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School children master STEM with self-built underwater robots

Utah Underwater Robotics competition brings out 450 future engineers

  • 450 kids from 15 schools participated
  • Each team of children built their own robots
  • Robots navigate underwater obstacles and perform tasks
  • Competition is part of national SeaPerch program

Roughly 450 elementary and middle school children demonstrated their underwater robot engineering skills Wednesday at the annual Utah Underwater Robotics competition.

Hosted by BYU’s Splash Lab out of the Ira A. Fulton College of Engineering and Technology, the competition at the Lehi Legacy Center featured students from 15 Utah schools who navigated self-built robots through underwater obstacle courses.

In only its second year, the Utah Underwater Robotics program has nearly doubled in size—last year about 280 students from eight schools participated. The program teaches school kids valuable STEM concepts through the mentoring of BYU students.

Utah’s competition is one of the largest in the nation and feeds into the national SeaPerch program.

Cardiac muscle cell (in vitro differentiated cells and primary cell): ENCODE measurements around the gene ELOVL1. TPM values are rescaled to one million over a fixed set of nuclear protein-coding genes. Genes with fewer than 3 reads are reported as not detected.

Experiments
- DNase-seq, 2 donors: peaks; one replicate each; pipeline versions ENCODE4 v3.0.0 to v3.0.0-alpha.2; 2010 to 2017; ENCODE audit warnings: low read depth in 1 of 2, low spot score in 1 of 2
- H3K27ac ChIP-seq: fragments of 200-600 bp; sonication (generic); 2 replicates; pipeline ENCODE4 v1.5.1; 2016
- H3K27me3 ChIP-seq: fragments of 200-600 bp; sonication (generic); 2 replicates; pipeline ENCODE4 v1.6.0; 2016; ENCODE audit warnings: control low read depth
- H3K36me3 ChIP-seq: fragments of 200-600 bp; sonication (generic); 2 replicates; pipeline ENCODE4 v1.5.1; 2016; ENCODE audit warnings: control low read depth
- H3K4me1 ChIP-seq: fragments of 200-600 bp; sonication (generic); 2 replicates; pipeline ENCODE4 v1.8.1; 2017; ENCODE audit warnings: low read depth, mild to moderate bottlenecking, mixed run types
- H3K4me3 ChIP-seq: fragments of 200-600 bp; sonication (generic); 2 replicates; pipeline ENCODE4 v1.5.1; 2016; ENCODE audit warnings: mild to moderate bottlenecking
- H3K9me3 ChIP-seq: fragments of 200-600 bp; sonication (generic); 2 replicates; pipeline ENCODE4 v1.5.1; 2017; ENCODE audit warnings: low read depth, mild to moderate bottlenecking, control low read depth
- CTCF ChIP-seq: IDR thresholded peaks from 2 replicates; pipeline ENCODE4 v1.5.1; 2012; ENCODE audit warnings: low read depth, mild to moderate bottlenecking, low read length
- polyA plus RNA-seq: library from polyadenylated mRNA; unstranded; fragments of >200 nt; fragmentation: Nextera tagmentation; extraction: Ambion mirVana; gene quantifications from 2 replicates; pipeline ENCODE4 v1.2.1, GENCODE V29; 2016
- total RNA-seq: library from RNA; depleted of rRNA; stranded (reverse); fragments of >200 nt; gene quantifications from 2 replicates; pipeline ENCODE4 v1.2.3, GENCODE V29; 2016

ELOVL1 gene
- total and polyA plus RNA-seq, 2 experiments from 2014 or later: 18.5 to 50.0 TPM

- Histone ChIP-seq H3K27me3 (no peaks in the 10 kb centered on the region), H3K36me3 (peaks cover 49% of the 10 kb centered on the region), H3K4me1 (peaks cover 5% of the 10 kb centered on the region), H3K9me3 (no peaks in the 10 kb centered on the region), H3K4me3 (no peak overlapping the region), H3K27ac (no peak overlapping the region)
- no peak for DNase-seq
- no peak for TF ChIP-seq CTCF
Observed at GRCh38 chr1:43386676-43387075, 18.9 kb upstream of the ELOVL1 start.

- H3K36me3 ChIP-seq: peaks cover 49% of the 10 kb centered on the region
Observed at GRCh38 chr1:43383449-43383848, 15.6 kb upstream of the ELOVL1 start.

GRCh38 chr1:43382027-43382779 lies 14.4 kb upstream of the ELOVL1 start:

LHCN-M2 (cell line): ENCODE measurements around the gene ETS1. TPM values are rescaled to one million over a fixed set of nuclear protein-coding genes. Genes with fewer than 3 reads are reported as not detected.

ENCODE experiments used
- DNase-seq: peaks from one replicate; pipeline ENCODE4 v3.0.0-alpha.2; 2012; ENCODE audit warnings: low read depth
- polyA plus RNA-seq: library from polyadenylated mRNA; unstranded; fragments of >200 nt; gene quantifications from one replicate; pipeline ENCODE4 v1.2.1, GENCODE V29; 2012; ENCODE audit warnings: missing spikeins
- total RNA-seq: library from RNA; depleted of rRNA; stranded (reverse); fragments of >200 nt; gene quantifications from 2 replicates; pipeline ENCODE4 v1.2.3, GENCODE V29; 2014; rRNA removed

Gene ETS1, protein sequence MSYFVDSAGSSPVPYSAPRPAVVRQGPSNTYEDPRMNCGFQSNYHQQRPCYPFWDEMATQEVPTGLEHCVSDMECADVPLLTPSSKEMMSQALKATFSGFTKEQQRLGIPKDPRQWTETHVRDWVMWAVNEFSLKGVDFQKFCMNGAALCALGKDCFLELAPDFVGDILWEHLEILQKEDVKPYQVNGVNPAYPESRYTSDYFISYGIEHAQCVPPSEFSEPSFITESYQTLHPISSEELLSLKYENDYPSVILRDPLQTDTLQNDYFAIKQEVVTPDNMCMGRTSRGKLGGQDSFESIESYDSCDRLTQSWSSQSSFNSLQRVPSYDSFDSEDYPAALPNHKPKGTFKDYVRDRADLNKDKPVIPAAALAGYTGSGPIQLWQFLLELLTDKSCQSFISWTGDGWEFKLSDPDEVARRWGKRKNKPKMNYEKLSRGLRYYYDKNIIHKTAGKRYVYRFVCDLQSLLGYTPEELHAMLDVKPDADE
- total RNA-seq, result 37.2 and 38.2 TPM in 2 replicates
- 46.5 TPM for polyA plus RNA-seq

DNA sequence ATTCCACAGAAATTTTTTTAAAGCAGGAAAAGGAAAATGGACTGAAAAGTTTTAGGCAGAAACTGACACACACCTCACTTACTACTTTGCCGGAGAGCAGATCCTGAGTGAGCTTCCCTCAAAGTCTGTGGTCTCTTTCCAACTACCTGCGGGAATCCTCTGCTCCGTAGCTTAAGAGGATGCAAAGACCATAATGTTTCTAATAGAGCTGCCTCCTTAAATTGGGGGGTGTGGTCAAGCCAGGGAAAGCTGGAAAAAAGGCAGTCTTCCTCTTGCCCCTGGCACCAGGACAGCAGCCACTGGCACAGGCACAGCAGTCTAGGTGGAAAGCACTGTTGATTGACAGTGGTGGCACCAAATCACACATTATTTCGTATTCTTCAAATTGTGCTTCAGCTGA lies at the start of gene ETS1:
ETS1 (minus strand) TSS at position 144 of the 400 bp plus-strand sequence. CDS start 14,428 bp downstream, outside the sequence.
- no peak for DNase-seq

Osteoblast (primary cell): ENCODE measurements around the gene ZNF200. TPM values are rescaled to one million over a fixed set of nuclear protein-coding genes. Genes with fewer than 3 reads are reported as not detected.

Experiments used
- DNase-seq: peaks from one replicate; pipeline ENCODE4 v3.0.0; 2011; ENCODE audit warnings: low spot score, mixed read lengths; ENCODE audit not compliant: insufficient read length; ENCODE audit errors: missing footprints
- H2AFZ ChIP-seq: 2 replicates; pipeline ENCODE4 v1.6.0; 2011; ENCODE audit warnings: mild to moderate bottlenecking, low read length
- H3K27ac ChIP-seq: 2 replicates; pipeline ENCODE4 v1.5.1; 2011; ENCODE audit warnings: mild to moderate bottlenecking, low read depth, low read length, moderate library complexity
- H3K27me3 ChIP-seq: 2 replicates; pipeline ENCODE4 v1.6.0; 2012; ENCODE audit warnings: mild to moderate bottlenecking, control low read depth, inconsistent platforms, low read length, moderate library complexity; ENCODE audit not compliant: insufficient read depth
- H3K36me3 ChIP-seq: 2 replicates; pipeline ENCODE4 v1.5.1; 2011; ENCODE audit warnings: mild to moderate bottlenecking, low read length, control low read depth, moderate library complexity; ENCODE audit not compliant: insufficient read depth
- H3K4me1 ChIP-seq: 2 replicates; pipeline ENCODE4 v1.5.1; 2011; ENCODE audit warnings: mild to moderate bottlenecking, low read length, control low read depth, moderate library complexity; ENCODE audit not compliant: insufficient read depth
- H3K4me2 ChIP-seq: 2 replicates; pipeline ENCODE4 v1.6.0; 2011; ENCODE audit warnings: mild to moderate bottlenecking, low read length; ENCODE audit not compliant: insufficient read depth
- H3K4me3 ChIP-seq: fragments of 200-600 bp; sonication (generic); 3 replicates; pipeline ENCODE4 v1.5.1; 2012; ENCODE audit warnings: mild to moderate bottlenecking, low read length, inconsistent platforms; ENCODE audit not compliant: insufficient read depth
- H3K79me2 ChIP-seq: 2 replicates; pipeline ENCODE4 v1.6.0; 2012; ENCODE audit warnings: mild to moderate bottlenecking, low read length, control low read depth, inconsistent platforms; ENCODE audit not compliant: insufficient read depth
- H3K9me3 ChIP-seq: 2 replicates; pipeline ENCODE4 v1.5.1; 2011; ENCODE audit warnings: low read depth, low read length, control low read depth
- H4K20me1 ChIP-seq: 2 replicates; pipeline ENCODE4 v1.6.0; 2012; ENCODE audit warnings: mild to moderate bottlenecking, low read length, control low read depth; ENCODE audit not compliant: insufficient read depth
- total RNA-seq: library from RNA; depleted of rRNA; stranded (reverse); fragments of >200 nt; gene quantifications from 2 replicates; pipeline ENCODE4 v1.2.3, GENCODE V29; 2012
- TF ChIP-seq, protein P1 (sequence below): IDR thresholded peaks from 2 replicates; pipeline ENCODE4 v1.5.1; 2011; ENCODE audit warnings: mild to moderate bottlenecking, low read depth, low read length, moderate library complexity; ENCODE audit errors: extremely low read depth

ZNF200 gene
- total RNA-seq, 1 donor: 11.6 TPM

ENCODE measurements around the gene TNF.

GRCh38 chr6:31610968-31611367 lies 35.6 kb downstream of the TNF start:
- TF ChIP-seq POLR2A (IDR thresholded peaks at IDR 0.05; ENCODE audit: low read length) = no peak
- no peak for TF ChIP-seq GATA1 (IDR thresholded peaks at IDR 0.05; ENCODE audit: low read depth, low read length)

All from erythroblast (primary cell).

The program was originally founded by a grant from the Office of Naval Research, while this year a group of local companies, including US synthetic, Hill Air Force Base and BYU, are providing the funding. 

Organizers hope the relatively fast growth of the Utah Underwater Robotics program serves as a potential model for future STEM (Science, Technology, Engineering and Mathematics) initiatives at the state level.

BYU professor of mechanical engineering Tadd Truscott, who helps direct the program, told a reporter from KUER that the competition shows kids are capable of accomplishing amazing things at an early age.

“But we tend to hold them back because we’re like, ‘oh you’ve got to know this principle before you can play’. But that’s not true right? If you give kids a bucket of sticks, it’s possible they might build a tower taller than an engineer,” Truscott said in the interview.

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